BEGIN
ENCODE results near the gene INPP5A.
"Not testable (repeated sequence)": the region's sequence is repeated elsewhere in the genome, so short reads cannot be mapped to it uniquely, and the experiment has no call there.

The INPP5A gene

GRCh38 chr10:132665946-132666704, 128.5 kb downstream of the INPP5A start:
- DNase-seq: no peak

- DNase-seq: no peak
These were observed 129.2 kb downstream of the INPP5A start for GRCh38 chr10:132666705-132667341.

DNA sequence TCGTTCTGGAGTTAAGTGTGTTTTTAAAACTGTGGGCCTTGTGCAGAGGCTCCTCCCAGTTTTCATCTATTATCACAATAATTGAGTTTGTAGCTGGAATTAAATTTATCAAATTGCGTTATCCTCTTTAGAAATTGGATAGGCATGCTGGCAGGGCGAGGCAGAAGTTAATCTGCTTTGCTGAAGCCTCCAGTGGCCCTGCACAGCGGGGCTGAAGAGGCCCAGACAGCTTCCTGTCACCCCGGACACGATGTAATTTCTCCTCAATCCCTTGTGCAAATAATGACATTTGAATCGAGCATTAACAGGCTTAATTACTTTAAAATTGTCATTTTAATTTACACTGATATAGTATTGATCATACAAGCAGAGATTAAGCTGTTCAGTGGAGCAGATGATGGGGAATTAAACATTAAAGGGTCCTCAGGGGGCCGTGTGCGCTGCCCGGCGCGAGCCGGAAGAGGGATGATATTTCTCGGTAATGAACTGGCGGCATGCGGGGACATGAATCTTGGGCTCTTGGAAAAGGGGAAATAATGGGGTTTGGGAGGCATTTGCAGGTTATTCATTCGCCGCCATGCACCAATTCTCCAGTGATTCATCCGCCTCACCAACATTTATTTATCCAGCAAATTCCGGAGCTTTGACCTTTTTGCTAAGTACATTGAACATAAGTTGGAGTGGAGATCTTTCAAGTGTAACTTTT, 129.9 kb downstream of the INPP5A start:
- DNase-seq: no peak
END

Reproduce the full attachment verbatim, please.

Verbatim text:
ENCODE results near the gene INPP5A.
"Not testable (repeated sequence)": the region's sequence is repeated elsewhere in the genome, so short reads cannot be mapped to it uniquely, and the experiment has no call there.

The INPP5A gene

GRCh38 chr10:132665946-132666704, 128.5 kb downstream of the INPP5A start:
- DNase-seq: no peak

- DNase-seq: no peak
These were observed 129.2 kb downstream of the INPP5A start for GRCh38 chr10:132666705-132667341.

DNA sequence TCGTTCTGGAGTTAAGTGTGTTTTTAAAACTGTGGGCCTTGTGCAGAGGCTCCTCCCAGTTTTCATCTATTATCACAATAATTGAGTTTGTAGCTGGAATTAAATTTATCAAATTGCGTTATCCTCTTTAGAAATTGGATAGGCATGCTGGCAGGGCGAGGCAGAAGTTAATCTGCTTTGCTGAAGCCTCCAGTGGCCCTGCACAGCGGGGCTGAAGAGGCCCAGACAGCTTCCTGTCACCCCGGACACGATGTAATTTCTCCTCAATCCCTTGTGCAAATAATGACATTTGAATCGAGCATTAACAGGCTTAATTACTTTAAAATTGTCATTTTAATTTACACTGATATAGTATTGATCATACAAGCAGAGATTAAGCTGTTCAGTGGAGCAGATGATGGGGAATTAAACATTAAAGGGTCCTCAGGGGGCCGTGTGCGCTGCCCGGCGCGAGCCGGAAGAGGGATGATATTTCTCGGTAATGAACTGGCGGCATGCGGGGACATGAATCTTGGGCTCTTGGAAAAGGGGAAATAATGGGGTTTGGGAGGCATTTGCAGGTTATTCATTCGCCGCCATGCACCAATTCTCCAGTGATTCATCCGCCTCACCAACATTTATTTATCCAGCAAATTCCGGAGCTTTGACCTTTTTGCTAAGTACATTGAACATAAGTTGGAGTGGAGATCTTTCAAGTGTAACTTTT, 129.9 kb downstream of the INPP5A start:
- DNase-seq: no peak